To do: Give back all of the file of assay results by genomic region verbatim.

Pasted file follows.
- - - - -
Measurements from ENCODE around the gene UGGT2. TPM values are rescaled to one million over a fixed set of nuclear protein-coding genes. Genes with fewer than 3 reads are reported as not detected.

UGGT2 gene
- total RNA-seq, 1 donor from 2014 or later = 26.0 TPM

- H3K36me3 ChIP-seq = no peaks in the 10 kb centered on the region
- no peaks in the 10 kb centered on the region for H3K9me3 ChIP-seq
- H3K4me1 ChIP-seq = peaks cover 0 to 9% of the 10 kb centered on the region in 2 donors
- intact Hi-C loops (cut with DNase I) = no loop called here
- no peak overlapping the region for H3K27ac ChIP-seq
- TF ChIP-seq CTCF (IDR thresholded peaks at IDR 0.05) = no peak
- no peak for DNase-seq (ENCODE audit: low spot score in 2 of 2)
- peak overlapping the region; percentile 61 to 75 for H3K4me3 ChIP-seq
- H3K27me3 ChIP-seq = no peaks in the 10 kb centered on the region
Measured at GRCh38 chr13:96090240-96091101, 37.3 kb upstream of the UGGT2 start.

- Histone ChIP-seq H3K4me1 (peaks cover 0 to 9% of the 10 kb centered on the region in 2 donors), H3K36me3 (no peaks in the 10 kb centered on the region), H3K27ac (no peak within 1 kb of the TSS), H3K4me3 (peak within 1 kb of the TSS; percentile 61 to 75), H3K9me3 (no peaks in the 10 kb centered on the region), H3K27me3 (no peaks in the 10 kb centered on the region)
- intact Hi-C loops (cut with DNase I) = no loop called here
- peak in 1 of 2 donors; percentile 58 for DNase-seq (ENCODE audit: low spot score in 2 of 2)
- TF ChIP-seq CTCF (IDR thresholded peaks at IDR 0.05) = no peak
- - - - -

Measurements from ENCODE around the gene UGGT2. TPM values are rescaled to one million over a fixed set of nuclear protein-coding genes. Genes with fewer than 3 reads are reported as not detected.

UGGT2 gene
- total RNA-seq, 1 donor from 2014 or later = 26.0 TPM

- H3K36me3 ChIP-seq = no peaks in the 10 kb centered on the region
- no peaks in the 10 kb centered on the region for H3K9me3 ChIP-seq
- H3K4me1 ChIP-seq = peaks cover 0 to 9% of the 10 kb centered on the region in 2 donors
- intact Hi-C loops (cut with DNase I) = no loop called here
- no peak overlapping the region for H3K27ac ChIP-seq
- TF ChIP-seq CTCF (IDR thresholded peaks at IDR 0.05) = no peak
- no peak for DNase-seq (ENCODE audit: low spot score in 2 of 2)
- peak overlapping the region; percentile 61 to 75 for H3K4me3 ChIP-seq
- H3K27me3 ChIP-seq = no peaks in the 10 kb centered on the region
Measured at GRCh38 chr13:96090240-96091101, 37.3 kb upstream of the UGGT2 start.

- Histone ChIP-seq H3K4me1 (peaks cover 0 to 9% of the 10 kb centered on the region in 2 donors), H3K36me3 (no peaks in the 10 kb centered on the region), H3K27ac (no peak within 1 kb of the TSS), H3K4me3 (peak within 1 kb of the TSS; percentile 61 to 75), H3K9me3 (no peaks in the 10 kb centered on the region), H3K27me3 (no peaks in the 10 kb centered on the region)
- intact Hi-C loops (cut with DNase I) = no loop called here
- peak in 1 of 2 donors; percentile 58 for DNase-seq (ENCODE audit: low spot score in 2 of 2)
- TF ChIP-seq CTCF (IDR thresholded peaks at IDR 0.05) = no peak